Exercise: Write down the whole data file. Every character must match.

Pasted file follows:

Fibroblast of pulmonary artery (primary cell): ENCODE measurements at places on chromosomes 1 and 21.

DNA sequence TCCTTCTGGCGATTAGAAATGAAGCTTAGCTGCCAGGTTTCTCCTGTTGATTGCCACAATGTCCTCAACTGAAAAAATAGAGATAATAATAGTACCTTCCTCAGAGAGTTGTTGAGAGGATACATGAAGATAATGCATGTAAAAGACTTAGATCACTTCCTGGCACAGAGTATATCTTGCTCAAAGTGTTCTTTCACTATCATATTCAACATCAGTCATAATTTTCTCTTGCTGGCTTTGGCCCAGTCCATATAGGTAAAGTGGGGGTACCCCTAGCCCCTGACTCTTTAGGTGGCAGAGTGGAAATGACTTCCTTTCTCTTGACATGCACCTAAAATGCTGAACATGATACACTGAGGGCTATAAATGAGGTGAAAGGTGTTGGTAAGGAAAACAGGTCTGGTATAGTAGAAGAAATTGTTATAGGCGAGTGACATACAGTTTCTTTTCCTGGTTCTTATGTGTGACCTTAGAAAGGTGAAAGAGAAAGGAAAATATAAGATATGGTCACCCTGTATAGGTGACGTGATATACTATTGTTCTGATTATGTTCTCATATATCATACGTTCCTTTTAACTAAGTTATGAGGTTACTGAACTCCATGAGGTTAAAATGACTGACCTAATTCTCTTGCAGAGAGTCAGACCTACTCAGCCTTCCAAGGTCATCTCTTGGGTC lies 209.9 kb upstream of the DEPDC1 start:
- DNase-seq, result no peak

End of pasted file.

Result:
Fibroblast of pulmonary artery (primary cell): ENCODE measurements at places on chromosomes 1 and 21.

DNA sequence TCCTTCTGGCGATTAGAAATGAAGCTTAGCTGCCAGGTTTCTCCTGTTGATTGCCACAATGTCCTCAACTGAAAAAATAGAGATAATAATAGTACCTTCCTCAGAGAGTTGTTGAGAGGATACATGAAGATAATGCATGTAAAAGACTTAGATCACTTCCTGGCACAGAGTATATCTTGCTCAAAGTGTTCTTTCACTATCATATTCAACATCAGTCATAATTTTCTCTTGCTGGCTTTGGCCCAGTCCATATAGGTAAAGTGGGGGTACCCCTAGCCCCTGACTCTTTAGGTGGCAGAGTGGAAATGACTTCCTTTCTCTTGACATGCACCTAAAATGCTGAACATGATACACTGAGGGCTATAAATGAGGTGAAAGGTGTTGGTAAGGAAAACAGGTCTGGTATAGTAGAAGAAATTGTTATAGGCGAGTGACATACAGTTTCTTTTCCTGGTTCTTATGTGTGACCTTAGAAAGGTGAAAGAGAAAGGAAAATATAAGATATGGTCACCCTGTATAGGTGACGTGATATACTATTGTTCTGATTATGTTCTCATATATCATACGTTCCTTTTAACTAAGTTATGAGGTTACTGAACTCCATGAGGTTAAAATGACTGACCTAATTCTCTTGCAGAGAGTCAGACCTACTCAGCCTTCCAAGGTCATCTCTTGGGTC lies 209.9 kb upstream of the DEPDC1 start:
- DNase-seq, result no peak